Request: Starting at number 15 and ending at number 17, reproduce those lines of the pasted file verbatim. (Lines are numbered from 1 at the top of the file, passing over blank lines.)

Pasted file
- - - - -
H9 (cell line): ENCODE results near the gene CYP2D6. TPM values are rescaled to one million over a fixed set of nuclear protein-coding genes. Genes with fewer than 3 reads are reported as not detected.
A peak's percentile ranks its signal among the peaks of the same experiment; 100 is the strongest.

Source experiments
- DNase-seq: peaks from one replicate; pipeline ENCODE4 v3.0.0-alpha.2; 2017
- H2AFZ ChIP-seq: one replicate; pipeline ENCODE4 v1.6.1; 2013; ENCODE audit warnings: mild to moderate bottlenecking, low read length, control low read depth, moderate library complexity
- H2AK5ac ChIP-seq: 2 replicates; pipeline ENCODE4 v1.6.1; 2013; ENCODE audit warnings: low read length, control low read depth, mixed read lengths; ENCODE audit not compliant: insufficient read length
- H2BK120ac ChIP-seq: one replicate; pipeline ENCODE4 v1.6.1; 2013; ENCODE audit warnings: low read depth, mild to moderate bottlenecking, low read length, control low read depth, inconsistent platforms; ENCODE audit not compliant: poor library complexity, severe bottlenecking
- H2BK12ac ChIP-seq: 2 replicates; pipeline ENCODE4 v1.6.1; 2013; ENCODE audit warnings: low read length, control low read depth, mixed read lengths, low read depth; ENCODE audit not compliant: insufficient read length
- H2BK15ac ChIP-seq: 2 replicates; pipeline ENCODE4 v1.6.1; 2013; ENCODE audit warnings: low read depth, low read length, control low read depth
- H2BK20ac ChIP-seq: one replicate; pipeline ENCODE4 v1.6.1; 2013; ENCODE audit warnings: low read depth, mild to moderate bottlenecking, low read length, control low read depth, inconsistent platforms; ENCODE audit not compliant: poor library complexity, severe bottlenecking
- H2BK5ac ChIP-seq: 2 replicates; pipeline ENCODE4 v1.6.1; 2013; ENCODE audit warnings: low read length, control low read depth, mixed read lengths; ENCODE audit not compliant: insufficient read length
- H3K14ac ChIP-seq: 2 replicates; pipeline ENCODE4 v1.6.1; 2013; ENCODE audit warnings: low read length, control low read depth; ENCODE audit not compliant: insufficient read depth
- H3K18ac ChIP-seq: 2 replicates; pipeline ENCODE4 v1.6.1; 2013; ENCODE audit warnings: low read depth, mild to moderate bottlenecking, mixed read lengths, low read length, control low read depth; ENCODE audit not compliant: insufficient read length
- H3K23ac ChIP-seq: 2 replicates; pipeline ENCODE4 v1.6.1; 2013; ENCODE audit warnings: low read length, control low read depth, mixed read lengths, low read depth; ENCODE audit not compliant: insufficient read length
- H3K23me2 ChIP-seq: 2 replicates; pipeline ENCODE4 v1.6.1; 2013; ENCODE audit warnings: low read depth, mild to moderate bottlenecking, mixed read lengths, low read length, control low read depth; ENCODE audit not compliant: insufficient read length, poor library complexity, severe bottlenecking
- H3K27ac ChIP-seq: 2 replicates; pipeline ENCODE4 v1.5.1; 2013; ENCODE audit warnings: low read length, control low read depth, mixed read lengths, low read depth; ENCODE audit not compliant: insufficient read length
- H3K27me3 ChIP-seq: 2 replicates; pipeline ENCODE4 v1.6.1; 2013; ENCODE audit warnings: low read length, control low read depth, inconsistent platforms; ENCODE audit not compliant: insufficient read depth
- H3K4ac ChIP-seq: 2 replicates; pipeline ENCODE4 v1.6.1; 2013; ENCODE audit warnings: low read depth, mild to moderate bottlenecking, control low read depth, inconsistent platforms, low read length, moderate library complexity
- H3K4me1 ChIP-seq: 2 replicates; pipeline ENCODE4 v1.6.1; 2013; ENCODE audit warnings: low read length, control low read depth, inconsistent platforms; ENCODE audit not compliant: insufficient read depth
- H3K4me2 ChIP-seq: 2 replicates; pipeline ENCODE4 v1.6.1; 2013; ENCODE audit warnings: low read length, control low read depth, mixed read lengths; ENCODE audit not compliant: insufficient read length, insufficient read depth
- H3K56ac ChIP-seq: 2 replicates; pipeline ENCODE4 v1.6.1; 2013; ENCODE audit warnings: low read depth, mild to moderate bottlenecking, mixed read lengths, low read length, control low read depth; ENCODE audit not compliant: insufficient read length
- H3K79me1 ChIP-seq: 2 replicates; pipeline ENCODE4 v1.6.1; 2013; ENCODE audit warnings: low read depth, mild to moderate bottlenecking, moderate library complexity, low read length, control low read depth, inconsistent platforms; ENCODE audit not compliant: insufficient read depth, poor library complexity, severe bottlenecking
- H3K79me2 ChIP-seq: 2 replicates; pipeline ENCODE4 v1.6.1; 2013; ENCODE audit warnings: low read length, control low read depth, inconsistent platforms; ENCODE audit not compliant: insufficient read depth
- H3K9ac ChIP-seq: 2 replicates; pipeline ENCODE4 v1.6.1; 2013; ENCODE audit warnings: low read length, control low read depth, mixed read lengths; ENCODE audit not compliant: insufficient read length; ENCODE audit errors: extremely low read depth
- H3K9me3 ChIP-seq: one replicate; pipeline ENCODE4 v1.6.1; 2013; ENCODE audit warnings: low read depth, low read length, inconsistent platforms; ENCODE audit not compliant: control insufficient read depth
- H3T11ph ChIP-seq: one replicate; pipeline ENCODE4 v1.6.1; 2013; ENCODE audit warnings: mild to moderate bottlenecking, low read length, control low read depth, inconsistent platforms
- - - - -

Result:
- H3K23me2 ChIP-seq: 2 replicates; pipeline ENCODE4 v1.6.1; 2013; ENCODE audit warnings: low read depth, mild to moderate bottlenecking, mixed read lengths, low read length, control low read depth; ENCODE audit not compliant: insufficient read length, poor library complexity, severe bottlenecking
- H3K27ac ChIP-seq: 2 replicates; pipeline ENCODE4 v1.5.1; 2013; ENCODE audit warnings: low read length, control low read depth, mixed read lengths, low read depth; ENCODE audit not compliant: insufficient read length
- H3K27me3 ChIP-seq: 2 replicates; pipeline ENCODE4 v1.6.1; 2013; ENCODE audit warnings: low read length, control low read depth, inconsistent platforms; ENCODE audit not compliant: insufficient read depth